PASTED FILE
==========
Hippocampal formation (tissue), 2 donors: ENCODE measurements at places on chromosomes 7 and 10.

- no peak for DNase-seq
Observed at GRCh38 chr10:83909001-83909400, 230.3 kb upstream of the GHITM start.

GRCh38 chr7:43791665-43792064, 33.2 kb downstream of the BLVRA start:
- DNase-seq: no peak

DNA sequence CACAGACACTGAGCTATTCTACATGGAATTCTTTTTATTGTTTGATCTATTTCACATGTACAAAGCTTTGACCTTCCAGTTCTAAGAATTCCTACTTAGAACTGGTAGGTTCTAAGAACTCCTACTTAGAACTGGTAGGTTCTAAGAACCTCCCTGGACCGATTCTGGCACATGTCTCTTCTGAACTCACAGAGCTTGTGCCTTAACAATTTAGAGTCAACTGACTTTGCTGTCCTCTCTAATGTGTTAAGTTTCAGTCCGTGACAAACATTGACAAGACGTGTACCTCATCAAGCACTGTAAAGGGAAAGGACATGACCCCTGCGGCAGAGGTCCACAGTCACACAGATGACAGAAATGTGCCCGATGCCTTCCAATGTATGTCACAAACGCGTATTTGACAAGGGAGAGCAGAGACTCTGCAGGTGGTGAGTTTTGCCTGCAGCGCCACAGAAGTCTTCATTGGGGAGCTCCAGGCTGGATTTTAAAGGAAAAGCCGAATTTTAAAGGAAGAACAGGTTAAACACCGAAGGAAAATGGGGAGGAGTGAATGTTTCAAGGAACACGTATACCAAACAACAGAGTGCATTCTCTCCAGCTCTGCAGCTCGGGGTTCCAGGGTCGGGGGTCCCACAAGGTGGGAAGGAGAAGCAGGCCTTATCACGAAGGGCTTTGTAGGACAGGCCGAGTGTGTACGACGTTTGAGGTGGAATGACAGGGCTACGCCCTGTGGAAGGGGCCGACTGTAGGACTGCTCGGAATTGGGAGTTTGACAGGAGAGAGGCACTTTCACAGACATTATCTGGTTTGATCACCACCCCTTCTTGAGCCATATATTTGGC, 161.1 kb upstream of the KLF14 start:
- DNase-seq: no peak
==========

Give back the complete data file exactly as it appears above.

Hippocampal formation (tissue), 2 donors: ENCODE measurements at places on chromosomes 7 and 10.

- no peak for DNase-seq
Observed at GRCh38 chr10:83909001-83909400, 230.3 kb upstream of the GHITM start.

GRCh38 chr7:43791665-43792064, 33.2 kb downstream of the BLVRA start:
- DNase-seq: no peak

DNA sequence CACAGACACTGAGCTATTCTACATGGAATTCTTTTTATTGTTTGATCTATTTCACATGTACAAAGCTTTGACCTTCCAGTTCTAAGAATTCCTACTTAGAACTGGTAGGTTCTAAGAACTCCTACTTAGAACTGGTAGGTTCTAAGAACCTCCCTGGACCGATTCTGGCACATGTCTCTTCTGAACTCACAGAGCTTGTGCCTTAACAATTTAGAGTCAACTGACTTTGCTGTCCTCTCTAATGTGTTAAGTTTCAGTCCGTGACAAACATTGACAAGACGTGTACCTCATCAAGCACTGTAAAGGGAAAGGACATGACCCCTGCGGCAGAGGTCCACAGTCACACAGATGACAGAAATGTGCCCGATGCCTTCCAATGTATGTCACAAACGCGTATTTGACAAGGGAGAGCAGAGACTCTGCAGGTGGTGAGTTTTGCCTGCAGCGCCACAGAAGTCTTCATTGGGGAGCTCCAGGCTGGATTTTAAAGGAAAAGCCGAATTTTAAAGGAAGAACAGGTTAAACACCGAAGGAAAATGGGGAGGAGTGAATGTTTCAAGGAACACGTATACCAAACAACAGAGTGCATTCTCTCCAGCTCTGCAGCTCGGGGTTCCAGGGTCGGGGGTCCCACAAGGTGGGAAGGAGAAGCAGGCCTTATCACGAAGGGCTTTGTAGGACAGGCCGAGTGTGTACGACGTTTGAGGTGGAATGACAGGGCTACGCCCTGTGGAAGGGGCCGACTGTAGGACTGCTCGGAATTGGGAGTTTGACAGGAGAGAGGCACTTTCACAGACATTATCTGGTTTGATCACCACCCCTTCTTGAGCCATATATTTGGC, 161.1 kb upstream of the KLF14 start:
- DNase-seq: no peak